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I recall with dread the many times I was positioned backstage or seated at a table close to the stage waiting for my name to be called to present. I could hear the introducer reading my bio and suddenly, “Ta Da!” – here she is Mari Pat Varga… I would bound onto the stage full of energy but I could instantly tell that my audience wasn’t quite there with me yet. They had already heard a bunch of other speakers and now me – someone they really didn’t know from Adam. Because of that, they spent the first few moments of my presentation checking me out. “Boy, she’s tall…” “I don’t recognize her name…who is she?” “I love that suit but not so crazy about the shoes…” “I hope she’ll be good…”
Can you relate? It’s normal human behavior. When we first meet or see someone we spend a few moments trying to size them up or figure them out. While this may be a normal reaction, it is one I’d rather avoid.
Our goal as presenters is to make a connection with the audience and create a feeling of rapport. There are a few very specific things you can do to avoid what I like to call the “Ta Da Dilemma”.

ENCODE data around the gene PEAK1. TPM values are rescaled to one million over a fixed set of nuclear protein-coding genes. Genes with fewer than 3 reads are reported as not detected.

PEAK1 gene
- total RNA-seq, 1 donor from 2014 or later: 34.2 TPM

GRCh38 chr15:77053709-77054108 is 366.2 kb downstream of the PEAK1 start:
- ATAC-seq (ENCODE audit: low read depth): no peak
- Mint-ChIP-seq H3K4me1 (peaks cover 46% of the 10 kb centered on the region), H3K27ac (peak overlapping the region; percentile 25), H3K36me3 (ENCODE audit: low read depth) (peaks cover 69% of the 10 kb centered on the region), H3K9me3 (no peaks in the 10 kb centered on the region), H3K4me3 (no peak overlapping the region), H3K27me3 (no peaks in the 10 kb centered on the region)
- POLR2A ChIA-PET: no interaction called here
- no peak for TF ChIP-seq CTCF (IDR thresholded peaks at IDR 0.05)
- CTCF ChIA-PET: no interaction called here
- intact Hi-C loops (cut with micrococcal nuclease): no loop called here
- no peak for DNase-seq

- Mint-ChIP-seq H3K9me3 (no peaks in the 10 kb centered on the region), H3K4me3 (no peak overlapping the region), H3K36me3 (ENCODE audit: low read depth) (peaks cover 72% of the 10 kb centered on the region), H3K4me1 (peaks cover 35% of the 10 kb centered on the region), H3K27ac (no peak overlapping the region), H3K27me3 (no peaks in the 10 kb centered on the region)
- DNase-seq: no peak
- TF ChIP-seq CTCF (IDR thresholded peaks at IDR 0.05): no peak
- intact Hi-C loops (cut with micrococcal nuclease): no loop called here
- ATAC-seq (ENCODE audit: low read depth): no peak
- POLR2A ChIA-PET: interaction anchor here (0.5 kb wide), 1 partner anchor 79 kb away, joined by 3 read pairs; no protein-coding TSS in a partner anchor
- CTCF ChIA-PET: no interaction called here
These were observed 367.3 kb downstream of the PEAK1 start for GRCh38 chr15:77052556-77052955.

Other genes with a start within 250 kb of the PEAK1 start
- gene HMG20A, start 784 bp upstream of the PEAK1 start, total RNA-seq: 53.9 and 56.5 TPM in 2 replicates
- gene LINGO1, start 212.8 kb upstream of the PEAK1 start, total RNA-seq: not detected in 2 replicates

For any high stakes presentation request the names of members of the audience so that you can get a feel for the group and reference those interviews during your talk. Your conversation with those individuals will spread, promoting good will, as folks share that they spoke with you.
Whenever possible arrive to the event early and mingle with as many audience members as you can before your presentation. This will help you feel familiar to the audience and will give you exposure to them before you hit the platform.
While mingling, gather audience intel so that you can mirror their voice during your talk. “During the reception, I spoke with Susan Carter, who shared with me that, for her, what’s most important in the workplace is…” “Earlier, John Jones, commented that our biggest opportunity is…” Referring to these comments will help promote a sense of community.
Rather than the silent long walk to the stage, begin speaking the minute your bum leaves your seat so that you appear spontaneous and conversational.
Make sure your introduction includes not only your professional expertise and background but also some personal factoids that will make you instantly more relatable to your audience. “In addition, Carol is from Chicago where she lives with her husband, three teenagers (yes, you can commiserate with her later) and believe it or not, five golden retrievers! Please help me welcome Carol…”
In my Chicago communication training programs, my students are at first surprised that I like to focus equally on delivery and all that happens leading up to it. It is powerful to discover that you can create the best possible presentation environment for you to succeed and your audience to enjoy. Never again will you have to face the Ta D Dilemma!